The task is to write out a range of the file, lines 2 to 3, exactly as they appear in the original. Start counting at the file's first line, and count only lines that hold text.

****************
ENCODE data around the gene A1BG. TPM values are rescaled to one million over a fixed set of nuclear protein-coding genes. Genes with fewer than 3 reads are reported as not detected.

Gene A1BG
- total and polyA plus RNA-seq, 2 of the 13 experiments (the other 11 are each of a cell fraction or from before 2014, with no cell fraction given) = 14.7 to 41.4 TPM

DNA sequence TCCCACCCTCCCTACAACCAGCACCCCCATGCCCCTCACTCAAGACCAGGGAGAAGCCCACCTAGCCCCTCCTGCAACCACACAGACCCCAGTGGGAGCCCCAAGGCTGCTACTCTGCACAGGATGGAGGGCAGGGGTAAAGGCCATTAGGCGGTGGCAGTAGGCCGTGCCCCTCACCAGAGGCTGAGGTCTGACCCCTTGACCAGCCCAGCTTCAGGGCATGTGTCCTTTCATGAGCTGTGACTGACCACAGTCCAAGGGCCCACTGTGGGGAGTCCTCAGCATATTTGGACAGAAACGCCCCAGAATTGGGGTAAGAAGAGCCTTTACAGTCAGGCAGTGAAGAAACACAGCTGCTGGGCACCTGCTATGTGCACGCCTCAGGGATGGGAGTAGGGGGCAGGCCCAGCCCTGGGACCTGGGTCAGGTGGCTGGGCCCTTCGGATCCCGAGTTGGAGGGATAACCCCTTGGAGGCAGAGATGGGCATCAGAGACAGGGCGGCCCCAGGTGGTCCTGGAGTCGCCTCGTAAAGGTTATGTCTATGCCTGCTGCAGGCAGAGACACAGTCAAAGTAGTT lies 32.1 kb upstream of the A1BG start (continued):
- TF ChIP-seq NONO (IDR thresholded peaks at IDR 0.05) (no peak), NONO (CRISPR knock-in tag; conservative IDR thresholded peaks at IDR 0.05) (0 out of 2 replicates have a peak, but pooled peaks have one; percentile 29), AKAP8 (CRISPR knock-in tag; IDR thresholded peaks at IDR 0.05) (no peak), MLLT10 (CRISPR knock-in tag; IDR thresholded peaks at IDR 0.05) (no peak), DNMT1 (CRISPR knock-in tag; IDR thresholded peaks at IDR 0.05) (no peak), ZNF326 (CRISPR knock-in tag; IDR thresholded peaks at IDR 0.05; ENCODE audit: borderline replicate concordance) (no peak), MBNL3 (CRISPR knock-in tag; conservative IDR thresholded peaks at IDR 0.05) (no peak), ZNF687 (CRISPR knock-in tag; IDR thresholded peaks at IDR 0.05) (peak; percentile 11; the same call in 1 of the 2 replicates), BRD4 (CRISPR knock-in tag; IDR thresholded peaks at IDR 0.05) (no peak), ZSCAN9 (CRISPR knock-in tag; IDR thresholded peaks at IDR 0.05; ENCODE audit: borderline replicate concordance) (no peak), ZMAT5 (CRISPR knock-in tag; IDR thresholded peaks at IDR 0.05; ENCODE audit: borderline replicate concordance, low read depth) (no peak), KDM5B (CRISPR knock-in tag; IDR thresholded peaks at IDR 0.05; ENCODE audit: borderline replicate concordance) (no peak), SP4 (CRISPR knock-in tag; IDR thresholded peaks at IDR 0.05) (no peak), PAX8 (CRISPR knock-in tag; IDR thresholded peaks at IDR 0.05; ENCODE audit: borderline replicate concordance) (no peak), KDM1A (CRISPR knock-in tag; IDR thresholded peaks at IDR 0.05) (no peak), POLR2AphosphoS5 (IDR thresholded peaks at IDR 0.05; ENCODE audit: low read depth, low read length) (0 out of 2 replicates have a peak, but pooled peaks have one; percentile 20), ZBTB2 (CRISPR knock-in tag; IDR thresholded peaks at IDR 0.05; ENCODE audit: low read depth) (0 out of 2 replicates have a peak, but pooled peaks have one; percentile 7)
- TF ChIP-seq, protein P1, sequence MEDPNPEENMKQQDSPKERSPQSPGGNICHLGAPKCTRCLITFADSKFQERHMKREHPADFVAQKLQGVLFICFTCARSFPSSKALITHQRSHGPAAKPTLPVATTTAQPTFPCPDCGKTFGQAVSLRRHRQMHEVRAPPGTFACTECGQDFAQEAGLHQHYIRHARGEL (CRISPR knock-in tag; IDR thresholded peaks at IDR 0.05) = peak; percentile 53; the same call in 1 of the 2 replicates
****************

Gene A1BG
- total and polyA plus RNA-seq, 2 of the 13 experiments (the other 11 are each of a cell fraction or from before 2014, with no cell fraction given) = 14.7 to 41.4 TPM